In child custody matters, taking a child out of the state without the other parent’s consent can pose several complex legal and emotional problems both for the parents and the child concerned.

Relocation cases are by their nature high in conflict and sensitive.

Australia is a free country and people are entitled to move freely within it.  The difficulty for the law is how to balance the rights of children to have engaged, consistent and close contact with their parents as well as respecting their parents’ entitlements to move freely.

Certainly not easy!

We know that it is always best to discuss any changes in a child’s living arrangements with the other parent.  Being separated or divorced does not give any parent the right to remove a child from having a relationship with their mum or dad.  You may no longer like your ex or want anything to do with them- but this does not mean that your child should be stopped from having a loving and connected relationship with the other parent.

On rare occasions, there will be circumstances where the decision to relocate without the other parent’s consent or knowledge is justified (in cases of prolonged and relentless family violence or where one parent has had little or no relationship with the child).

The case of Barda and Teak[2018]is such a case!

The facts are relatively simple:

  • Mr Barda and Ms Teak had a tumultuous relationship marked by frequent drug use and delinquent behaviour.
  • In 2013 their child was born.
  • The child is now 5 years of age and she has not seen or spent time with her father for 2 and half years (half her life).
  • The mother, Ms Teak unilaterally relocated to Adelaide with her grandparents and other child (Ms Teak is estranged from her birth mother and was raised by her grandparents).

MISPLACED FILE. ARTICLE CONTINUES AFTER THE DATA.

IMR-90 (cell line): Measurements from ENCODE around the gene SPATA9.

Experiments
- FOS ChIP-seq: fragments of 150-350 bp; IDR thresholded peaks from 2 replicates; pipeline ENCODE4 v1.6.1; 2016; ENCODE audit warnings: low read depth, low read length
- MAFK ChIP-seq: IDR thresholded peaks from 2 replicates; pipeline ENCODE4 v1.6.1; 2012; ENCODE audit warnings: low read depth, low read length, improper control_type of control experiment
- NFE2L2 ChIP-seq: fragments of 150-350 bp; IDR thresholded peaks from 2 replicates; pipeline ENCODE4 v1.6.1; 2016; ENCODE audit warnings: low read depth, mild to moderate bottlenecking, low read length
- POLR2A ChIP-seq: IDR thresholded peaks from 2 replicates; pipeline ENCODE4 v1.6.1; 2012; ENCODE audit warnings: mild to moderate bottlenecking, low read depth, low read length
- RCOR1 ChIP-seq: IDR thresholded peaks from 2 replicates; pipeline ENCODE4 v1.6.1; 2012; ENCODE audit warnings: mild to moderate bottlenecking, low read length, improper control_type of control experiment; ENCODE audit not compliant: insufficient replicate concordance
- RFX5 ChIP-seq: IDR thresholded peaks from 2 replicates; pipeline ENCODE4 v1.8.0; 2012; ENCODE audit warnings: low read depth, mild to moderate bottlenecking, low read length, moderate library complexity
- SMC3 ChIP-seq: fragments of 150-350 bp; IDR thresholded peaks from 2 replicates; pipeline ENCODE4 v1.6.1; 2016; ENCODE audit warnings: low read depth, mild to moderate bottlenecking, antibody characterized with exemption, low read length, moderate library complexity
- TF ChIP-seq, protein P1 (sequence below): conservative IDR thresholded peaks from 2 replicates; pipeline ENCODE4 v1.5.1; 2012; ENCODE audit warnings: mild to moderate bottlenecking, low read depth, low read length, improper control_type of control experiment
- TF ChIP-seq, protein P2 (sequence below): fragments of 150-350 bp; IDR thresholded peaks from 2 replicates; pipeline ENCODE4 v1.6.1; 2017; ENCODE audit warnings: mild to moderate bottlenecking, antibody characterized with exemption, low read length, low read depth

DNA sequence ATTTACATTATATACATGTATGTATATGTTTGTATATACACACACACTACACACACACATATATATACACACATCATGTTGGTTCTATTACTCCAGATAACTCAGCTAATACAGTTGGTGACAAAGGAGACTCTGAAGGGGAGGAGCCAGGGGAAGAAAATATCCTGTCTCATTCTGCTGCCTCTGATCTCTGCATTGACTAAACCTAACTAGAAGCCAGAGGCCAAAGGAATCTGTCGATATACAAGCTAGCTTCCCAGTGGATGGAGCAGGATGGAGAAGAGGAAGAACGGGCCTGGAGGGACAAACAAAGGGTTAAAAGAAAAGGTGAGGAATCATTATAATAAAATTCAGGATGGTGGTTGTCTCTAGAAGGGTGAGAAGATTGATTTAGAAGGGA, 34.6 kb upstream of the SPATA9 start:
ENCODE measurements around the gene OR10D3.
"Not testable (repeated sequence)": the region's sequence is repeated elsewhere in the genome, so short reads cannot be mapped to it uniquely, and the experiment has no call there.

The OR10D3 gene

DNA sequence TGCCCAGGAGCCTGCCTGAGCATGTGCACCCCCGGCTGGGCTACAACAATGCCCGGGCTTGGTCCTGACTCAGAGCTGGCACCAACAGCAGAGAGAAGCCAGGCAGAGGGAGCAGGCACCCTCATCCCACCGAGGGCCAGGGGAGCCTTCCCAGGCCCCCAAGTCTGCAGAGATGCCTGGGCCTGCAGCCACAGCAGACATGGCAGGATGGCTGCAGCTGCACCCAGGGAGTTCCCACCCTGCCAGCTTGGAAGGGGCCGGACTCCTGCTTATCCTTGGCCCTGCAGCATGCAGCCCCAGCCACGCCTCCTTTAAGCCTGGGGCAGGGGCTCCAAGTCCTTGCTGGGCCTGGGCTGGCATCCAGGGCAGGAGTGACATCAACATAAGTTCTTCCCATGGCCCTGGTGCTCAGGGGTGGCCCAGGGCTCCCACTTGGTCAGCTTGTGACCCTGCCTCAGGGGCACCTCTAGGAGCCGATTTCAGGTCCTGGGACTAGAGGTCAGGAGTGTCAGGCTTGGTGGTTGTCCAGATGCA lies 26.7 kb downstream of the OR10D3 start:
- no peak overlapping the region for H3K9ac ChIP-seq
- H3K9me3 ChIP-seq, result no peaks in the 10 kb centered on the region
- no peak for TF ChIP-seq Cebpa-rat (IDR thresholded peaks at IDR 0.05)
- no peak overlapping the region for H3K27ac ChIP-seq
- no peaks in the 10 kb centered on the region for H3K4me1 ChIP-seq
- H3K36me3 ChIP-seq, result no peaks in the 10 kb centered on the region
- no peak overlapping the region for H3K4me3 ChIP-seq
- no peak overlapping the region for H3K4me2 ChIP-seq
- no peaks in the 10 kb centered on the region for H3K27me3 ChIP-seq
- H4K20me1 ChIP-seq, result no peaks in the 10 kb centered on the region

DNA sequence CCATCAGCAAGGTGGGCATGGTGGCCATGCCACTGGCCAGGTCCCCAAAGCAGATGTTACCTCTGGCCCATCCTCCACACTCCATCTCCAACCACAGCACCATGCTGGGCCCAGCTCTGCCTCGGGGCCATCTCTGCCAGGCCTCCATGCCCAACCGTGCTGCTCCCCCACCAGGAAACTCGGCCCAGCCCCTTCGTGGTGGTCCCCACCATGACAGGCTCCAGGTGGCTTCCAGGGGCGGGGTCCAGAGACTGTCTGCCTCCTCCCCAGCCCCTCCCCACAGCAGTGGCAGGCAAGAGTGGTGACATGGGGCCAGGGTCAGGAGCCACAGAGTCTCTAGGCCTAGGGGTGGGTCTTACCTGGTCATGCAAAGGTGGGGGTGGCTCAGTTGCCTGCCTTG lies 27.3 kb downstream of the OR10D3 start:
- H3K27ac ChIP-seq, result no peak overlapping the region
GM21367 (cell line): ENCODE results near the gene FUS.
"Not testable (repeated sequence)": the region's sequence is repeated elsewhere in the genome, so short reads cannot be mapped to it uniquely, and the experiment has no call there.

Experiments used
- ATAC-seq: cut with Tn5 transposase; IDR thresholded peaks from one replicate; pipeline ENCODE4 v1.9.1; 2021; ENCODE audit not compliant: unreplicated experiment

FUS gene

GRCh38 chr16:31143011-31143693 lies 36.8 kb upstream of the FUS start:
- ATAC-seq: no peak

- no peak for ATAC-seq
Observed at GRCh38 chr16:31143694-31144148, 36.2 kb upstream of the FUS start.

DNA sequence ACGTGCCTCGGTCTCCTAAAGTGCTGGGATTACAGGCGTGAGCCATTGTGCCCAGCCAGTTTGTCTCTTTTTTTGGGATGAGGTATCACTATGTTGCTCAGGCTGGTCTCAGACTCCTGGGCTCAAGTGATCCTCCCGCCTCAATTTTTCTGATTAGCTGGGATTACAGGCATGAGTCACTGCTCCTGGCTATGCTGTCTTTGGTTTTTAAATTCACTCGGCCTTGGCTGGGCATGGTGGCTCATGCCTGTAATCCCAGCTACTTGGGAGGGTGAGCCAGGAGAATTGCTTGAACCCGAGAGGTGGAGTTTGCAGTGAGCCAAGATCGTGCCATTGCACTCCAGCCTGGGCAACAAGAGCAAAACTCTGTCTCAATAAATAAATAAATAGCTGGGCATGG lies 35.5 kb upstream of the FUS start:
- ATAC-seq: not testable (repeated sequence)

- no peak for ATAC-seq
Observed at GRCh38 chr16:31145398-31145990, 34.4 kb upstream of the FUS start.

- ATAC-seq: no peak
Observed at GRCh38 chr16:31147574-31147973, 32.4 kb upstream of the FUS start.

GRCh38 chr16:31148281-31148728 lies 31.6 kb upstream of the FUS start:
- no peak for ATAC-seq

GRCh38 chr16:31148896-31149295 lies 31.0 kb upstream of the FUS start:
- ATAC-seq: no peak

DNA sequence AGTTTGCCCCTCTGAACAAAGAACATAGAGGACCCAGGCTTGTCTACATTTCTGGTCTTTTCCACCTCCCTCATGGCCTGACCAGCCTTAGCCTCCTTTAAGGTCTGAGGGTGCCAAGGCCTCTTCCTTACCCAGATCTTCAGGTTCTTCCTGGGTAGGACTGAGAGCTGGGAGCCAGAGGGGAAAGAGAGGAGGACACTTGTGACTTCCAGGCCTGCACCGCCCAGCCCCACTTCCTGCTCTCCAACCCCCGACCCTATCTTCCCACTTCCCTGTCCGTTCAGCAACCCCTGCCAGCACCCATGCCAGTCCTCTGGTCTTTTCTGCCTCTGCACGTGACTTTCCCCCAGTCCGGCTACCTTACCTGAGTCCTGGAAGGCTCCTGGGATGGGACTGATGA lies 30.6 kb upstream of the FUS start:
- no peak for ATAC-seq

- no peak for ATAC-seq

Mr Barda, the father in this case brought proceeding to have the mother returned to Queensland where he lives.  The father has another child there and has recently obtained work.  The mother relocated with her children and grandparents to Adelaide to care for her great-grandmother.

The matter was addressed by the Court on an interim basis.  It was decided that in these circumstances the mother would not be ordered to return to Queensland with the child because:

  • It is best for the child to remain living with the Mother and supported by her grandparents.
  • The Mother has taken genuine measures to rehabilitate herself and knows that to remain off the drugs she must live with her grandparents.
  • The Father has had no relationship with the child for half of her life.
  • The Father has offered no genuine financial support to the Mother should she relocate.
  • The decision to remain in Adelaide gives the child the best stability.

We do not know yet what will happen on a final basis, but it seems that until the Father can show the Court that he is no longer a drug user and he can offer the Mother financial support as well as be sensitive to the needs of his daughter – it may be that his time with the child is only as agreed between the parties or even supervised.


The information contained herein is not legal advice.  It is intended as general information only, on what happens when a parent takes a child out of the state without the consent of the other parent.  Should you require specific legal advice contact us on